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Colorado targets apartment, commercial, industrial building climate pollution

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Eric Galatas

(Colorado News Connection) Colorado wants to reduce climate pollution from apartments and commercial buildings 50,000 square feet and larger, but there is growing concern retrofitting buildings could exacerbate the state's affordable housing crisis if costs are passed along to tenants.

Jennifer Gremmert, president and CEO of Energy Outreach Colorado, said as climate mitigation funding becomes available from the Inflation Reduction Act and other sources, it is important to ensure protections for families already struggling to pay their utilities and rent.

"We're optimistic about a lot of funding coming in," Gremmert noted. "But we really need to target it in the area where we believe there is the most need. And that's affordable housing, buildings that are serving vulnerable households, etc."

Regulation 28, set to go into effect in mid-October, aims to reduce emissions by 7 percent by 2026, and 20 percent by 2030. Building owners will have some leeway in how they can comply and limit costs, and state officials will help property managers get information about grants and other ways to finance a major shift in how households use energy.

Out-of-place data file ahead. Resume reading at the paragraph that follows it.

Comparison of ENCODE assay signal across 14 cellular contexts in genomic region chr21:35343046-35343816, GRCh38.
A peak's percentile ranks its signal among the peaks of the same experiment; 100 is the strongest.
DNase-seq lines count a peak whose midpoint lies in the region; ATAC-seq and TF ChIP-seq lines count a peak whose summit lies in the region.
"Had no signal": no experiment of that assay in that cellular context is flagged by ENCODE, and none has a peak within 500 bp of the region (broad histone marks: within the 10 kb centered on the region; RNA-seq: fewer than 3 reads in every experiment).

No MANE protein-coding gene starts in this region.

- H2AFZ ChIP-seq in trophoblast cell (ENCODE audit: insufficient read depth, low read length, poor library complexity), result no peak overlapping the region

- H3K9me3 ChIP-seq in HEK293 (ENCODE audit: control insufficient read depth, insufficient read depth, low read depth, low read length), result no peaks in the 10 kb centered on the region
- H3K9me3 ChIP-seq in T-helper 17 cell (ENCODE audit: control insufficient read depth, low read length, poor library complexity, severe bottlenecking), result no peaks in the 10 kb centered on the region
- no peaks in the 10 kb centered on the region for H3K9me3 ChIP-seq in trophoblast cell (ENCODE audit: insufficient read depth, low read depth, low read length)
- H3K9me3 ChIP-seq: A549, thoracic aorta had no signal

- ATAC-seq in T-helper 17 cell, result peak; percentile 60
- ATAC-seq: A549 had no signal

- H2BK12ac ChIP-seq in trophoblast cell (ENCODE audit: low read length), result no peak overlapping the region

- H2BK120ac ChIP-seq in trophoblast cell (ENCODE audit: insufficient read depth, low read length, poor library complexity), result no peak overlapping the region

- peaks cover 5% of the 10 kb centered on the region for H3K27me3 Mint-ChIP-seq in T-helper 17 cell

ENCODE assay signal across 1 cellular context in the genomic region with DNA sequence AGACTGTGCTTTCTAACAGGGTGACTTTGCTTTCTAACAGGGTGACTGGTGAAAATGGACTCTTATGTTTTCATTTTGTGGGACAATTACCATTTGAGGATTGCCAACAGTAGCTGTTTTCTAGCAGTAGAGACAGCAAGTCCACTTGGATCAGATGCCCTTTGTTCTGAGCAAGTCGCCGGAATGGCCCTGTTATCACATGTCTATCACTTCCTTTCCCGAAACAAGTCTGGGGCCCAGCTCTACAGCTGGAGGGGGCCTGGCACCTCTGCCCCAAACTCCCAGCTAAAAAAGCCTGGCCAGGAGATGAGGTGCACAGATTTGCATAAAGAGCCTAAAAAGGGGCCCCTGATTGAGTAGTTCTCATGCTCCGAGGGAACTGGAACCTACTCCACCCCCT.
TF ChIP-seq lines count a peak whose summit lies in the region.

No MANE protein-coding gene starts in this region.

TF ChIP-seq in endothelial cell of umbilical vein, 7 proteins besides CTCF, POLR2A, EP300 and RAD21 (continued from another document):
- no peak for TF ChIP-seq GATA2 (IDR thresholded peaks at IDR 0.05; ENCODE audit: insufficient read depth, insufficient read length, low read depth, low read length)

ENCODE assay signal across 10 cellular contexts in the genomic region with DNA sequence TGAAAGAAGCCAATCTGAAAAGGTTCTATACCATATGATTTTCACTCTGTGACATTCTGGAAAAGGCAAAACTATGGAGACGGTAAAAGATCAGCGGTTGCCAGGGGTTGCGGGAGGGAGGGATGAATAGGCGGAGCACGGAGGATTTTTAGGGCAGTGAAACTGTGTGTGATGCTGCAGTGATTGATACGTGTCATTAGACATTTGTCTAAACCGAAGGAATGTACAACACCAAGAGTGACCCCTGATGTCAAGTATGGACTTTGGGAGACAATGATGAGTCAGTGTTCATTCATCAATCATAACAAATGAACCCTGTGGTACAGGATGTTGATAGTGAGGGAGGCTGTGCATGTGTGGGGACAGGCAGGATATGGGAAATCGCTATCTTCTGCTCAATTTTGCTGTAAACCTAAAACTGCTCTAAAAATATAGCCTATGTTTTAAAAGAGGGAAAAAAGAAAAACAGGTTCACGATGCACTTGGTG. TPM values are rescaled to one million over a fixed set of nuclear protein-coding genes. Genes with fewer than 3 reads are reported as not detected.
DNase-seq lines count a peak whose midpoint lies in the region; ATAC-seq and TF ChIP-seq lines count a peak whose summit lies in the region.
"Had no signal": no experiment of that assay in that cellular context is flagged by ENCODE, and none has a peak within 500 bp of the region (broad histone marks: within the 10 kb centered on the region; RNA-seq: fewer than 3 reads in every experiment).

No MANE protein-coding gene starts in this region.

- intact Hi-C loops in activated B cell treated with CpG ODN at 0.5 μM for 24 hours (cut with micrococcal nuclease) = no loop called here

Governor Jared Polis has also issued an executive order designed to boost affordable housing by speeding up project funding.

Gremmert's group works in communities across the state to make improvements similar to those called for in Regulation 28. She believes more skilled workers will be needed to meet targets, especially in rural areas, because each existing apartment building is unique and uses energy in a different way.

"There's not a lot of skilled workforce out there that have the experience to make the kinds of decisions that are going to balance how to achieve the goals that are desired with making it affordable as well," Gremmert acknowledged.

Commercial and residential buildings are responsible for 13 percent of the nation's climate pollution, and Gremmert agreed the work to achieve greenhouse gas reduction goals is important.

She added she is hopeful regulators will keep Colorado's most vulnerable families top of mind.

"We're still seeing really high need for energy assistance," Gremmert pointed out. "We know a lot of our families are struggling to not only afford their utilities, but their housing. And so we're just concerned about how all of these different policies coming together could have unintended consequences."